DOJ and House lawyers will not represent Rep. Mo Brooks in a Capitol riots lawsuit filed by Rep. Eric Swalwell

Mo Brooks
Mo Brooks

  • The US government will not represent Rep. Mo Brooks in a Capitol riot lawsuit filed by Rep. Eric Swalwell.
  • The Office of the General Counsel for the House of Representatives said that it would not be appropriate to represent Brooks in this scenario.
  • The Department of Justice said that Brooks was not acting within the scope of his employment when he told protestors to “start taking down names and kicking ass.”
  • See more stories on Insider’s business page.

The Office of the General Counsel for the House of Representatives said in a filing on Tuesday that it will not represent Rep. Mo Brooks in a lawsuit filed by Rep. Eric Swalwell.

Swalwell alleged in his original complaint that Brooks helped “incite the violence at the Capitol” when he told Capitol protesters to “start taking down names and kicking ass.”

Brooks said in a filing that he was acting within the scope of his employment when he gave his speech on January 6, a move that if successful would grant him a form of legal immunity via the Westfall Act.

General Counsel Douglas N. Letter wrote on Tuesday, however, that it would not be appropriate to represent Brooks in this lawsuit as the case does not challenge an “institutional action of the House or any of its component entities.”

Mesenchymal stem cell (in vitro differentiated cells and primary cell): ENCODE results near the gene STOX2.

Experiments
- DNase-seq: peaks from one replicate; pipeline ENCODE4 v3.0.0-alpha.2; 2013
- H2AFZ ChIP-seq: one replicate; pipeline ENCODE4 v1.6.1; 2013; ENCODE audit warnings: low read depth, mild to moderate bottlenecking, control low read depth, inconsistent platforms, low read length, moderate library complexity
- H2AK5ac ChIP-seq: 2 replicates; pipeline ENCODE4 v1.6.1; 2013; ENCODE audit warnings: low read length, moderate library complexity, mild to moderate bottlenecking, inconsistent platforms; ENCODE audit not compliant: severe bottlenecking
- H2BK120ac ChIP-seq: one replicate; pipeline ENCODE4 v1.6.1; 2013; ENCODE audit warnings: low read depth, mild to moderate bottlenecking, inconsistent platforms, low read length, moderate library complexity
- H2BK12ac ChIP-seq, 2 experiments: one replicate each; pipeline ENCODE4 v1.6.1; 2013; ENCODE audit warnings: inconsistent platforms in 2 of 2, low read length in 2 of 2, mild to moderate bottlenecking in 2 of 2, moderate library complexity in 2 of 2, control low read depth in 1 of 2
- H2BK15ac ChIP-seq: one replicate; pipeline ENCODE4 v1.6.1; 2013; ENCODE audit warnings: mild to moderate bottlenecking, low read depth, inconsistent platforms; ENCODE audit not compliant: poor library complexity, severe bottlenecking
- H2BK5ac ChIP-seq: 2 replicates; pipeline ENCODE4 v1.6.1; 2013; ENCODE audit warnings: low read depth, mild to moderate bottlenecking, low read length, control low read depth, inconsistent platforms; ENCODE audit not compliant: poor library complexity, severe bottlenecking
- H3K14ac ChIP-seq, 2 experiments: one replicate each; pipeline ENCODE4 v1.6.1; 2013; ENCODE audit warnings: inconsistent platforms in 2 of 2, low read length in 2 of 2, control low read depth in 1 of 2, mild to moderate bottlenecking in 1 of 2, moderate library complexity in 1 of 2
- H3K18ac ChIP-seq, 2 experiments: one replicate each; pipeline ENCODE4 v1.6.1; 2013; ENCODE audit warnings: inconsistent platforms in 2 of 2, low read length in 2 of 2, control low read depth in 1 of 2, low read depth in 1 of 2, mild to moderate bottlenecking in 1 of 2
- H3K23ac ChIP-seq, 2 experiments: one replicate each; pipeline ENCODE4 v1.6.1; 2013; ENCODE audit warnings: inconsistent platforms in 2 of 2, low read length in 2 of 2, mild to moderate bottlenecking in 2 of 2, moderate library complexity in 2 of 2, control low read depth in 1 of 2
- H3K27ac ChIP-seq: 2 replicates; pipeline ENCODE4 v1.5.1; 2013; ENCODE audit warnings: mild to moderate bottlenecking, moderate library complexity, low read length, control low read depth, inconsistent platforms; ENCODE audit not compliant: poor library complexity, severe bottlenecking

The Department of Justice also denied Brooks’ claim on Tuesday that he was acting within the scope of his employment and requested that he not be granted immunity. The DOJ and House counsel’s filings are not binding and a judge could still say that Brooks was acting in the scope of his employment and receive immunity.

It took Swalwell several months to serve the original complaint against Brooks because Swalwell’s team could not locate the representative, though Brooks denied hiding from Swalwell.

Swalwell ultimately hired a private investigator to locate Brooks. The complaint was ultimately served to his wife at their home.

“Well, Swalwell FINALLY did his job, served complaint (on my WIFE). HORRIBLE Swalwell’s team committed a CRIME by unlawfully sneaking INTO MY HOUSE & accosting my wife!” Brooks said in a tweet.

There are precedents to this decision

House counsel pointed to a previous legal spat between former House Minority Leader John Boehner and Rep. Jim McDermott where both parties used private attorneys.

McDermott obtained and leaked an illegal recording of a call between Boehner and former House Speaker Newt Gingrich to the press, leading to a lawsuit from Boehner. An appeals court ultimately awarded Boehner over $1 million in damages and said McDermott “unlawfully” obtained the recording in violation of his official duties.

Additionally, according to Ryan Goodman, the former special counsel to the general counsel of the Department of Defense, the DOJ filing also suggests that former President Donald Trump may also not be granted immunity via the Westfall Act.